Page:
By Megan K. Mertz
SAN ANTONIO — The Synod held its first LCMS Mission Summit Nov. 21-22 here, in conjunction with Lutheran Church Extension Fund’s Fall Leadership Conference. The summit — sponsored by the Office of the LCMS President, the LCMS Office of National Mission and the LCMS Office of International Mission — had “Together in God’s Mission” as its theme.
The summit included five presentations on the history and theology of Lutheran missions, the result of that mission work and a look forward to the future of such work on both the national and international fields. It also included a panel discussion, during which members of the audience were able to ask questions of all of the speakers.
The first presentation was given by the Rev. Dr. Walter Sundberg, professor of Church History at Luther Seminary, a seminary of the Evangelical Lutheran Church in America in St. Paul, Minn. Sundberg examined the history of Protestantism in America, begining with the arrival of the Puritans in the 1600s. He noted that even the Puritans struggled with “the problem of inactive membership,” an issue that the church continues to face today.
Sundberg encouraged participants “to heed the warning by going back to the works we did at first as a church, that is to Luther’s theology … to get us thinking in terms of our own tradition of mission.”
Next, the Rev. Dr. Albert B. Collver III, director of Church Relations for the LCMS, spoke on “Ecclesiology, Mission and Partner Relations.” He described the maturation process that takes place as a mission plant develops into a mature partner church that is able to sustain itself, raise up its own leaders and administer its own affairs.
“The formation of a new partner church does not mean the end of the connection between it and the Lutheran church that originally sent the missionaries. Rather, it begins a new phase where each church encourages, helps and supports the other to remain a responsible Lutheran church,” Collver said. “The relationship is mutual. Each church assists the other as it is requested and as it is able.”
The Rev. Dr. Charles Arand, professor of Systematic Theology at Concordia Seminary, St. Louis, then spoke on how the faith is delivered, focusing on the role of Luther’s Small Catechism in forming Christians. He mentioned that Luther wrote the book in memorable language to teach the faith and instruct on how to “properly use the gifts of God.”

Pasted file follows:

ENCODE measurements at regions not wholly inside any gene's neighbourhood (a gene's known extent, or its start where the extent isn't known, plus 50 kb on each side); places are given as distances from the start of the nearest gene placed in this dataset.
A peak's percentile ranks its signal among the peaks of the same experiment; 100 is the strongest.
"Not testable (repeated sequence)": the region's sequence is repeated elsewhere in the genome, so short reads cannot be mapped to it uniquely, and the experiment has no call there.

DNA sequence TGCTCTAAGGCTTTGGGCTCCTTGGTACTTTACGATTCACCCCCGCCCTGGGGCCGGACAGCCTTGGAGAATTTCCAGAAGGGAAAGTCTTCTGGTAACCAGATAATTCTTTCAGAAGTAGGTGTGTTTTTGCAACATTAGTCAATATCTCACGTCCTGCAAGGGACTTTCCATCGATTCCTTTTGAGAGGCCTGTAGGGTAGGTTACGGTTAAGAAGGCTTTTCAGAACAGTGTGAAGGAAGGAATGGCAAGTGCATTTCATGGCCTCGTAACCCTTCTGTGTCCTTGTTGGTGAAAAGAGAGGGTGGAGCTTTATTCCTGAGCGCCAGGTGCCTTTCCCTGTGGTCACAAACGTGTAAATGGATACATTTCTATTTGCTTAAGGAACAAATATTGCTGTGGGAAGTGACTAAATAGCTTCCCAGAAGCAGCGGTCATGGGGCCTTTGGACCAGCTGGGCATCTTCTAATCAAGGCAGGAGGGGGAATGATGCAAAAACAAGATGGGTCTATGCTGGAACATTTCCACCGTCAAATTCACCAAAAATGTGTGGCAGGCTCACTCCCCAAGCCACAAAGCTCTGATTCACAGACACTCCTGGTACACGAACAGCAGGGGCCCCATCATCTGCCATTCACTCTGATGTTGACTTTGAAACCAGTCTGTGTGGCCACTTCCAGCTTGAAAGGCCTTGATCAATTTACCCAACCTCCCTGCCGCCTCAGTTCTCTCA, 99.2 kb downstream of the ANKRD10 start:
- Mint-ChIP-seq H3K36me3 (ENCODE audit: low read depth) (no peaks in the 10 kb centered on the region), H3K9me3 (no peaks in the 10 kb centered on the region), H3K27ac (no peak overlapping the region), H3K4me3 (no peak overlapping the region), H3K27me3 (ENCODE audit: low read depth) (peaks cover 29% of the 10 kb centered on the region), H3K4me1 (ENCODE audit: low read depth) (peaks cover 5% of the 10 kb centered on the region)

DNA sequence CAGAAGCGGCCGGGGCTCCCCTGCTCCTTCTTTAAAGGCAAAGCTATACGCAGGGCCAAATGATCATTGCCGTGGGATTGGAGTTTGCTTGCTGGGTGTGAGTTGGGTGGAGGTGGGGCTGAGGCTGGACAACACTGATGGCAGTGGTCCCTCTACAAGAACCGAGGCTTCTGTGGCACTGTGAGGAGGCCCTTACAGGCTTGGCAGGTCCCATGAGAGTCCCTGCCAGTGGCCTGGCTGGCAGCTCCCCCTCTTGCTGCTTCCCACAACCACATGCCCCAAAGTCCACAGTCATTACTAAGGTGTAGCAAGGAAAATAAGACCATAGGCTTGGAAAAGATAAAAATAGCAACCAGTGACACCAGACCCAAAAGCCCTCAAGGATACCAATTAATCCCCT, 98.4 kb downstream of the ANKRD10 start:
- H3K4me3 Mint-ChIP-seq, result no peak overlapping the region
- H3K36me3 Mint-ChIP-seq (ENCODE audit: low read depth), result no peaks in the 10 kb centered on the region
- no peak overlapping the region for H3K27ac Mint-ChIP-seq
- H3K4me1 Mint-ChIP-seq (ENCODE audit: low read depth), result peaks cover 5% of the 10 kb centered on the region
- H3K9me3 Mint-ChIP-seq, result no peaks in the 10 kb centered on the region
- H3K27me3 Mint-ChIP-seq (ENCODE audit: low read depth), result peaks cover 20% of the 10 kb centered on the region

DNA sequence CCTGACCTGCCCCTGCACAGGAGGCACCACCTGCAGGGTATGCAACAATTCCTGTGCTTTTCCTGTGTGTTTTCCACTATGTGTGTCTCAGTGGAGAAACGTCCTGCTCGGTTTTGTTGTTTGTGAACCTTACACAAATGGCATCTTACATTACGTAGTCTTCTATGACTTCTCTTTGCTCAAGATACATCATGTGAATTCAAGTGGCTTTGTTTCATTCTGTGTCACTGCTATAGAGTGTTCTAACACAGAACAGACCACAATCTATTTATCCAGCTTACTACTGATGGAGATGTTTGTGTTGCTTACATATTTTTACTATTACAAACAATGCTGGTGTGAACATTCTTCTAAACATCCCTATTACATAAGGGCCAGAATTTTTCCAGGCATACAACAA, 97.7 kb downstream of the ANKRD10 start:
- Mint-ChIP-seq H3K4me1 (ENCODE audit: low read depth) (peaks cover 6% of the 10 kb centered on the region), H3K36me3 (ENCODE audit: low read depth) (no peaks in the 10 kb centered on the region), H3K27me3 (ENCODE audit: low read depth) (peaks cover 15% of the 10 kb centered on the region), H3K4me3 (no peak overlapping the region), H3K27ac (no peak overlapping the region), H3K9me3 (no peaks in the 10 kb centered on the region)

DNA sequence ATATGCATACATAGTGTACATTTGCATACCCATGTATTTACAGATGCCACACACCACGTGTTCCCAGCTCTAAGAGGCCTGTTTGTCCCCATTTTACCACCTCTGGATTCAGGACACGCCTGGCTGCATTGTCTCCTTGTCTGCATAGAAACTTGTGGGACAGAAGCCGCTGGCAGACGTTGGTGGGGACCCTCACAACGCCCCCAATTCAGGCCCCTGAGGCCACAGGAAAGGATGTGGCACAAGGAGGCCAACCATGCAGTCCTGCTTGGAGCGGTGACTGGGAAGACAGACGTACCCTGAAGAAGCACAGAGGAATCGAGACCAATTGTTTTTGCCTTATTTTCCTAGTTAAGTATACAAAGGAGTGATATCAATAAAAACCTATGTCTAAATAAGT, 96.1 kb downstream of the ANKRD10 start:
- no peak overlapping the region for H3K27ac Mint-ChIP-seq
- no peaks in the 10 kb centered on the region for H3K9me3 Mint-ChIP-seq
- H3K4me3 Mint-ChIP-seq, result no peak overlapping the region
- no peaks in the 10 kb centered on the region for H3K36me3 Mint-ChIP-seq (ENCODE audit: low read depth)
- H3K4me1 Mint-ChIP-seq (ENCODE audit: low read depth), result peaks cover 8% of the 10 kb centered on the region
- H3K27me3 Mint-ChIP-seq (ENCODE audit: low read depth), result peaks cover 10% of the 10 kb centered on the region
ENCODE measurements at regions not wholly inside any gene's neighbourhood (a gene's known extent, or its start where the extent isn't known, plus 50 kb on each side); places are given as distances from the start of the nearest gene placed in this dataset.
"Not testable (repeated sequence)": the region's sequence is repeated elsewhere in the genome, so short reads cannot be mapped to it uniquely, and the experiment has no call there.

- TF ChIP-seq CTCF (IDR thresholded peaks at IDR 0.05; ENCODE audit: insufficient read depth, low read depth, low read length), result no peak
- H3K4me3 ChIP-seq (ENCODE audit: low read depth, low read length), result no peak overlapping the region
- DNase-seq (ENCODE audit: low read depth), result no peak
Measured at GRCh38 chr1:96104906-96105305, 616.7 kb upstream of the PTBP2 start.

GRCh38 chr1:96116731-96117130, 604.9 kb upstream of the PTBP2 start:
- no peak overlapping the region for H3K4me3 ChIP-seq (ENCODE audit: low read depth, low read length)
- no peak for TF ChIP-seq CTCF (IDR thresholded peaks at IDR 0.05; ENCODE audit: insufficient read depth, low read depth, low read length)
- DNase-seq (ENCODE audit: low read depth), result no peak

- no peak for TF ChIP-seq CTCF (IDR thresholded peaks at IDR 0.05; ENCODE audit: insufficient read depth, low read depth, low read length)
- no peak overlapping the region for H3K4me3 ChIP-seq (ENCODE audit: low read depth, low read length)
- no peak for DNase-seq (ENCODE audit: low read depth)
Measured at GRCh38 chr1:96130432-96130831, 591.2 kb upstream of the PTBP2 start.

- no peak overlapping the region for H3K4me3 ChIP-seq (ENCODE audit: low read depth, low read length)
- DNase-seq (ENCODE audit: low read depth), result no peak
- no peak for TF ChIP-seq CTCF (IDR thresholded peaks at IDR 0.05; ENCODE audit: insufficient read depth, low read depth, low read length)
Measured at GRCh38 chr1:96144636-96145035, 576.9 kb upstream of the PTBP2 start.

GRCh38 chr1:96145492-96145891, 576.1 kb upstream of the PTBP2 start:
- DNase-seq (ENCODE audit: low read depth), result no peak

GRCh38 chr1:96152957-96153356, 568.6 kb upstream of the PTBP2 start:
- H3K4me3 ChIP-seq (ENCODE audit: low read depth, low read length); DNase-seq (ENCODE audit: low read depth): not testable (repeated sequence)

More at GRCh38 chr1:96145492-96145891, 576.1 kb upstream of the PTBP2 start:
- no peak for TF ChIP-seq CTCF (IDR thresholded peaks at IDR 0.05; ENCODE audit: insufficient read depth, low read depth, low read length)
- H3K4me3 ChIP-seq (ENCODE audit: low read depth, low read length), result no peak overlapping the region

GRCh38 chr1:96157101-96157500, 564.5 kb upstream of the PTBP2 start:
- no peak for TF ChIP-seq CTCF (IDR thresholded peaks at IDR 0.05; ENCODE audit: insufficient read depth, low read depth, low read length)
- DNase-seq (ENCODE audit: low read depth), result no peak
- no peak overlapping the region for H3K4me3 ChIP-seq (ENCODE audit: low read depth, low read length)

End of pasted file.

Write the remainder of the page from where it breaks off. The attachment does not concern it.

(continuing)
“There’s one thing that has defined, I think, for Lutherans how we think, how we live. It’s the Small Catechism — it provides the grammar, the language, the thought patterns and the piety,” Arand said. “It’s both for me a handbook of the Christian life, but also a theological model for missions.”
The next day, the Rev. Dr. Klaus Detlev Schulz, professor of Pastoral Ministry and Missions at Concordia Theological Seminary, Fort Wayne, Ind., spoke on the Lutheran identity of missions throughout the church’s history.
“LCMS mission has the unique tradition that fuses church confession and missions, and with that tradition it may confidently address the world today,” Schulz said.
“The answer for LCMS mission lies in its ability to critically and constructively engage in a missiological conversation with the challenges and context of our time and respond to them fittingly and appropriately,” he continued.
LCMS President Rev. Dr. Matthew C. Harrison delivered the final presentation on “A Theological Statement for Mission in the 21st Century,” a document mandated by Res. 1-03A of the 2013 Synod convention. The document sets forth a description of the theology for Witness, Mercy, Life Together as the church’s mission.
“I’m all for going to places that have rough edges,” Harrison said, speaking of the Synod’s mission work around the world. “But from the beginning, the goal needs to be planting Lutheran churches.”
“We know by the Scriptures that God wants orthodox Lutherans … people who believe the Scriptures. And to be an orthodox Lutheran is just simply to be a Christian in the best sense of the term,” he continued.
Following Harrison’s presentation, members of the audience had time to ask questions of Harrison and other Mission Summit speakers.
“We hope the conference will be the first of an annual event and that we can expand the group to really have conversation and dialogue around the theology of mission,” said the Rev. Bart Day, executive director of the LCMS Office of National Mission. “Hopefully, this will be the start of a lot more conversation around the topic.”
Day indicated that all of the papers presented at the summit will be available for free download at a later date.
Megan K. Mertz is a staff writer with LCMS Communications.